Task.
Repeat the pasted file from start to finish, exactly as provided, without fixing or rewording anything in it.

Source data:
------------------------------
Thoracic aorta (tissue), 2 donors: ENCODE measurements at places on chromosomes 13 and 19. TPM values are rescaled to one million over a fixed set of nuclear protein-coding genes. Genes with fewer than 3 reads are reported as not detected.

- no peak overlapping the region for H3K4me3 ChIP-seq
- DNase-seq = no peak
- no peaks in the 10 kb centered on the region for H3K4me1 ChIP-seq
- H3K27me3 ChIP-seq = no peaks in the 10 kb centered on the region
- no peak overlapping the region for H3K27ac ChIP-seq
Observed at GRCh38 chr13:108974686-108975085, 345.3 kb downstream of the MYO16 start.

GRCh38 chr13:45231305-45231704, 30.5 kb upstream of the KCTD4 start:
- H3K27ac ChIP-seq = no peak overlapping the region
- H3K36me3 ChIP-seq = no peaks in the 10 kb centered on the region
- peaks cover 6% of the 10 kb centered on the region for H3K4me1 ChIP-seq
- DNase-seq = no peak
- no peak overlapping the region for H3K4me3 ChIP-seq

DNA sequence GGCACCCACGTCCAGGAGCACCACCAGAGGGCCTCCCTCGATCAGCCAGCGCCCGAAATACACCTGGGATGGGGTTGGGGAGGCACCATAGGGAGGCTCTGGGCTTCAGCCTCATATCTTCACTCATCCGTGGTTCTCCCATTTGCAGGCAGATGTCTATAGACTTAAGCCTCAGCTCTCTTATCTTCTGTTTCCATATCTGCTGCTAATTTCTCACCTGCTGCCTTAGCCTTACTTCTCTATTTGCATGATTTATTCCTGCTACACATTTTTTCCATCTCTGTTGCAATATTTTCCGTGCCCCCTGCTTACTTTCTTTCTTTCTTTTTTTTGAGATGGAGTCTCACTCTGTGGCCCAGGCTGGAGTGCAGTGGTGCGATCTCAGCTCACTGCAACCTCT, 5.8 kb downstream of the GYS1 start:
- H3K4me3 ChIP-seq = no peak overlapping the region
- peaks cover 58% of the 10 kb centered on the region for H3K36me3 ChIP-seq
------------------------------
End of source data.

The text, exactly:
Thoracic aorta (tissue), 2 donors: ENCODE measurements at places on chromosomes 13 and 19. TPM values are rescaled to one million over a fixed set of nuclear protein-coding genes. Genes with fewer than 3 reads are reported as not detected.

- no peak overlapping the region for H3K4me3 ChIP-seq
- DNase-seq = no peak
- no peaks in the 10 kb centered on the region for H3K4me1 ChIP-seq
- H3K27me3 ChIP-seq = no peaks in the 10 kb centered on the region
- no peak overlapping the region for H3K27ac ChIP-seq
Observed at GRCh38 chr13:108974686-108975085, 345.3 kb downstream of the MYO16 start.

GRCh38 chr13:45231305-45231704, 30.5 kb upstream of the KCTD4 start:
- H3K27ac ChIP-seq = no peak overlapping the region
- H3K36me3 ChIP-seq = no peaks in the 10 kb centered on the region
- peaks cover 6% of the 10 kb centered on the region for H3K4me1 ChIP-seq
- DNase-seq = no peak
- no peak overlapping the region for H3K4me3 ChIP-seq

DNA sequence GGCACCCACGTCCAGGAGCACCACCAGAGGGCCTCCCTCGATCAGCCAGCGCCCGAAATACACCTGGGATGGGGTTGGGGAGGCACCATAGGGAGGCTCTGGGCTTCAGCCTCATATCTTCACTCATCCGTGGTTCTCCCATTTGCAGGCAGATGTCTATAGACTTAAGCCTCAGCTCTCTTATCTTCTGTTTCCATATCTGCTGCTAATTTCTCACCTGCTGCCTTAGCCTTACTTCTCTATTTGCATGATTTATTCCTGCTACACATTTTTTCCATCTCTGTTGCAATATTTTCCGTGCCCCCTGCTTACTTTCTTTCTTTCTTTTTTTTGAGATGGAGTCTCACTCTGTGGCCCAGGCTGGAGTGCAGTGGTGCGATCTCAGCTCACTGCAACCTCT, 5.8 kb downstream of the GYS1 start:
- H3K4me3 ChIP-seq = no peak overlapping the region
- peaks cover 58% of the 10 kb centered on the region for H3K36me3 ChIP-seq